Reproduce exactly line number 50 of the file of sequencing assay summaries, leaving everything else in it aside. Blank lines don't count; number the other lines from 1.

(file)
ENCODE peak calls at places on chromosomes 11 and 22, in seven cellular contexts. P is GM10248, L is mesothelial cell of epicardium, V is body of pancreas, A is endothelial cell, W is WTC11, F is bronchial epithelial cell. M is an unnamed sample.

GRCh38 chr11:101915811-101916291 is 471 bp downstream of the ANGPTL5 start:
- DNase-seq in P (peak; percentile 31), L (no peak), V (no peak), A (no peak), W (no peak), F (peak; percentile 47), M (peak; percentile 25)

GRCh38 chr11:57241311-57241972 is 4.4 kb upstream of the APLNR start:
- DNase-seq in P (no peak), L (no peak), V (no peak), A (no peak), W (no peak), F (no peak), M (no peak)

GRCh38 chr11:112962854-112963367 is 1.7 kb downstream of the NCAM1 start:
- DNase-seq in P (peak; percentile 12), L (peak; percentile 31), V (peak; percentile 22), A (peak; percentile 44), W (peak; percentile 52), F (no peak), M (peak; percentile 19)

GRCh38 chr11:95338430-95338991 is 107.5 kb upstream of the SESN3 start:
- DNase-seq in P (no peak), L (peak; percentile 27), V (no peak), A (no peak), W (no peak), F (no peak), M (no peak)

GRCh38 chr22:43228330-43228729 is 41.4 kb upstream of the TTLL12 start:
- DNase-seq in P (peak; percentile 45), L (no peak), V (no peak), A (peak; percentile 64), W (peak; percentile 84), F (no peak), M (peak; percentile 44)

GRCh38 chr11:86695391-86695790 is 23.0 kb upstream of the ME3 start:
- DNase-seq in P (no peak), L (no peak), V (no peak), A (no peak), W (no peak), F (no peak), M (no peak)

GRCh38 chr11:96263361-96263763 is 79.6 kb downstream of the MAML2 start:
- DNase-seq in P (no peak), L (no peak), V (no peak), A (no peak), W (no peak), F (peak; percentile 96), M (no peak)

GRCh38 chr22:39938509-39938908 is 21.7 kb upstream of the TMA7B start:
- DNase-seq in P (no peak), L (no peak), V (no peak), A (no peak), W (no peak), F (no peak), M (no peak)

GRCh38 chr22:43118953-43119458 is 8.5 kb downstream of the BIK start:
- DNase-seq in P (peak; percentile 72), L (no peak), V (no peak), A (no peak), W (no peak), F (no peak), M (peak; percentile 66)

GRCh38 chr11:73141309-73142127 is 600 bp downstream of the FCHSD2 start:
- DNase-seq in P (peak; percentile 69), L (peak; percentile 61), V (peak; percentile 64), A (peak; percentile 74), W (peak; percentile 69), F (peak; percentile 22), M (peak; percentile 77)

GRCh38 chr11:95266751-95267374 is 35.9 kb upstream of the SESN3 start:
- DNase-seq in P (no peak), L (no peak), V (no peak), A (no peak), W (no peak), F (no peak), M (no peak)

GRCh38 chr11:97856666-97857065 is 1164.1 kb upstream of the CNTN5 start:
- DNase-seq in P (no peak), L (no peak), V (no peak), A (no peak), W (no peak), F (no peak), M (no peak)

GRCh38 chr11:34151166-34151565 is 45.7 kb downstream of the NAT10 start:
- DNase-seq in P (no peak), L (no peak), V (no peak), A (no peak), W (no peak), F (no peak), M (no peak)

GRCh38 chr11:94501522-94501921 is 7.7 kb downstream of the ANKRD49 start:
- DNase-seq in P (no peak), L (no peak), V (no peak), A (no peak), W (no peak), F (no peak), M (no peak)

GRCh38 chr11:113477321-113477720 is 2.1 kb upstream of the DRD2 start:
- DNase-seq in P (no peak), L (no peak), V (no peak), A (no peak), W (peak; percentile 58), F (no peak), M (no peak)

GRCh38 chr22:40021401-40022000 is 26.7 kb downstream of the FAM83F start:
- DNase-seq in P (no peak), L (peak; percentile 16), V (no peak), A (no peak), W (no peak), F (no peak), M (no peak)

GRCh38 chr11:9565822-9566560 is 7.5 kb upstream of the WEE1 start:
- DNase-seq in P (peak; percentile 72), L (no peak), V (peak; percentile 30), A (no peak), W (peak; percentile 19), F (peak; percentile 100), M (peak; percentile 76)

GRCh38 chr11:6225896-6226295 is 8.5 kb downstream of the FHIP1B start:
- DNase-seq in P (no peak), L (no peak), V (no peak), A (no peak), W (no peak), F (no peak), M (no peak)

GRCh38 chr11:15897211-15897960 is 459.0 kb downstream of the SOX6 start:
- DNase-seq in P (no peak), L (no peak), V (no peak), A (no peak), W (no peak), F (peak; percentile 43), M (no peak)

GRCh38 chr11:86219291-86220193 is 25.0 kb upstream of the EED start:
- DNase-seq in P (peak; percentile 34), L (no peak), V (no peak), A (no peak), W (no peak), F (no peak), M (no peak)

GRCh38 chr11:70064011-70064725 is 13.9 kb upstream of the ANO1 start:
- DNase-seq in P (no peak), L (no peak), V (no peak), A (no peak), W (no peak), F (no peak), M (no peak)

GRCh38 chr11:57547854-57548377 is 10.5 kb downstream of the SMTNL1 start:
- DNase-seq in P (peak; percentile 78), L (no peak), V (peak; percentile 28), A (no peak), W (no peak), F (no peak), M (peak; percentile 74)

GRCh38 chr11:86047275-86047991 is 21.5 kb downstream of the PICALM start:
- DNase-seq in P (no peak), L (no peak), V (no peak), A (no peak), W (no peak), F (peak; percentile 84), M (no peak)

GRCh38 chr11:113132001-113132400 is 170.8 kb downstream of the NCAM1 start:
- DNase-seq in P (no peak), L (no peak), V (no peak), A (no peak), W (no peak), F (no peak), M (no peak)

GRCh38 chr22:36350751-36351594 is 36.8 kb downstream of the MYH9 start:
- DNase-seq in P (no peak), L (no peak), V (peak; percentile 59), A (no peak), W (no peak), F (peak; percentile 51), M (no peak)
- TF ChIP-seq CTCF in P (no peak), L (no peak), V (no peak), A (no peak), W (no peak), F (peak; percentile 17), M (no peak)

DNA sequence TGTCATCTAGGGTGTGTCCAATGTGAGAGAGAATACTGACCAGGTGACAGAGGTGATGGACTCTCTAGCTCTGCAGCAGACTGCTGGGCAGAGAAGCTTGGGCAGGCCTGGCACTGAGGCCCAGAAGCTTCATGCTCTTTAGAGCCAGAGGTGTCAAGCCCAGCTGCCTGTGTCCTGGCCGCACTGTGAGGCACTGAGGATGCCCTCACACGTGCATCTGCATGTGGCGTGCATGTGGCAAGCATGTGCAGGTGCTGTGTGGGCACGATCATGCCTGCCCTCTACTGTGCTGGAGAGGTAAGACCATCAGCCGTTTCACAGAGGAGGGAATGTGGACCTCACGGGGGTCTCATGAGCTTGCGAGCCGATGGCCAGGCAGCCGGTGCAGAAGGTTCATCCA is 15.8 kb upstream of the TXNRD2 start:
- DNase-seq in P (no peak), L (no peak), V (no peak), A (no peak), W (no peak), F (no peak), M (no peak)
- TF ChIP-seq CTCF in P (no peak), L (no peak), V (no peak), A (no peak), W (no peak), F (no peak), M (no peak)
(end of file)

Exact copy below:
GRCh38 chr22:36350751-36351594 is 36.8 kb downstream of the MYH9 start: